The Fourth of July is fast approaching, and at the University of Georgia, we’re here to help you as you craft your Independence Day stories.
Whether you’re reporting on certain freedoms (like the freedom of religion), the technical anniversary of American independence (did you know it was July 2?) or the need to remember food safety during picnics (keep your cold foods cold and your hot foods hot), UGA faculty members are available with timely information.
We’ve included a few quotes below, along with our experts’ contact information, to help you get a head start on the holiday.
From all of us here at UGA, we wish you a happy Fourth of July!
Nathan S. Chapman, assistant professor of law, on freedom of religion
Expertise: Chapman teaches law and ethics of lawyering, law and religion and Georgia practice in the UGA School of Law. He previously taught freedom of the press in U.S. and Latin America at Stanford Law School, where he was executive director of its Constitutional Law Center. He writes on constitutional law, with an emphasis on the relationship of structure and procedural rights, and the First Amendment. He also writes on theology and law.
Contact: 706-542-5235 or firstname.lastname@example.org
Quote: “The point of religious freedom, just like freedom of speech and the press, is not to protect those whose beliefs are popular, but those whose beliefs are controversial,” said Nathan S. Chapman, an assistant professor of law at the University of Georgia. “If their beliefs were popular or they had political clout, they wouldn’t need protection.”
Janice Hume, journalism department head and Carolyn McKenzie and Don E. Carter Chair for Excellence in Journalism, on the (not quite) anniversary of American independence
Expertise: As a faculty member in the Grady College of Journalism and Mass Communication, Hume’s research focuses on the history of American journalism as it relates to American culture and public memory. Her latest book, “Popular Media and the American Revolution: Shaping Collective Memory” (New York: Routledge, 2014), considers the relationship between journalism and history in building a national narrative.
Contact: 706-542-5980 or email@example.com
Quote: “Of course, July 4 is not technically the anniversary of American independence. The correct day for fireworks and barbecue is July 2, when the Second Continental Congress approved a resolution introduced nearly a month prior that declared the colonies to be free and independent states. The next day John Adams wrote to his wife, Abigail, that July 2 would be celebrated with pomp and parade ‘from this time forward, forevermore,'” said Janice Hume, journalism department head at the University of Georgia, in her book “Popular Media and the American Revolution: Shaping Collective Memory.”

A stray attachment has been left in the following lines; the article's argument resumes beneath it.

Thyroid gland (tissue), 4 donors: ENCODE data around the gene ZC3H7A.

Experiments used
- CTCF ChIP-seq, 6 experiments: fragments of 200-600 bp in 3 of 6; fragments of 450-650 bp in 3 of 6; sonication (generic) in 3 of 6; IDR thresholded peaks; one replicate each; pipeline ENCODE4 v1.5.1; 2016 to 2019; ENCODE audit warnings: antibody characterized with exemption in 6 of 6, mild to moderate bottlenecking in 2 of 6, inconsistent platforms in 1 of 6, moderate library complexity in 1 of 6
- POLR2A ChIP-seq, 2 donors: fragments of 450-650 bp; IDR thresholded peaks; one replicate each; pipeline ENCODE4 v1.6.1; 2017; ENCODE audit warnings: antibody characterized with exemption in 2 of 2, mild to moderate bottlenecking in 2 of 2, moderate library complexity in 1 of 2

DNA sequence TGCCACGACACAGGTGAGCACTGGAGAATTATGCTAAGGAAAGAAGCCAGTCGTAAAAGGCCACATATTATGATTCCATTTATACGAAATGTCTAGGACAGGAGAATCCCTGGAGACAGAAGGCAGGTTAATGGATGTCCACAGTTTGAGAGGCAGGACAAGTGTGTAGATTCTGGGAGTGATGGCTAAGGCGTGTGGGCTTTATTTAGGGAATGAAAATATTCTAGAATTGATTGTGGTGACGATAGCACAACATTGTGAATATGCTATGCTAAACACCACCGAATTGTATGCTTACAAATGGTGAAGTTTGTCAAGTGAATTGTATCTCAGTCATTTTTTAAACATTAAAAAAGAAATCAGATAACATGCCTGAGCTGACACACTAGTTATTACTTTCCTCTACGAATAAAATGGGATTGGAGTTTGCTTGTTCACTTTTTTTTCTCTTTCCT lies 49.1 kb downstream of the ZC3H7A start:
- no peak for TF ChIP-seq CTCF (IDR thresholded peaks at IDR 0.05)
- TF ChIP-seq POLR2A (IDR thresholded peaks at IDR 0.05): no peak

“Adams was mistaken about the date that would be remembered, but he was entirely accurate in his predictions about a great anniversary festival. According to newspaper accounts, the Fourth of July has been celebrated in remarkably similar ways-with toasts, fireworks and parades-since the first anniversary in 1777.
“And in Americans’ defense, July 4 was significant. Thomas Jefferson’s beautiful document announcing the resolution was approved that day, later signed and shared. The Declaration of Independence was reprinted in 30 newspapers by August and read publicly throughout the 13 new states. Thus, consciously or not, generations of Americans have commemorated the anniversary of the symbol and language of independence rather than the literal action of the Founders.”
Elizabeth Andress, professor of foods and nutrition and UGA Cooperative Extension food safety specialist, on food safety for the Fourth of July
Expertise: Andress develops, implements and evaluates Extension programs in food safety and quality, which include home food preservation, and serves as project director for the National Center for Home Food Preservation located in UGA’s Dawson Hall. Housed in the UGA College of Family and Consumer Sciences, her current programming emphasizes reducing the risks of foodborne illness by increasing the adoption of safe home preserving and processing practices and other food handling practices.
Contact: 706-542-3773 or firstname.lastname@example.org
Quote: “Keep picnics and celebrations fun and free of food safety worries,” said Elizabeth Andress, a professor of foods and nutrition and UGA Cooperative Extension food safety specialist. “Keep cold foods cold (below 40 degrees Fahrenheit) and hot foods hot (above 140 degrees Fahrenheit) while you celebrate. Don’t cross-contaminate with raw meat juices. And wash those hands before and after handling all food.”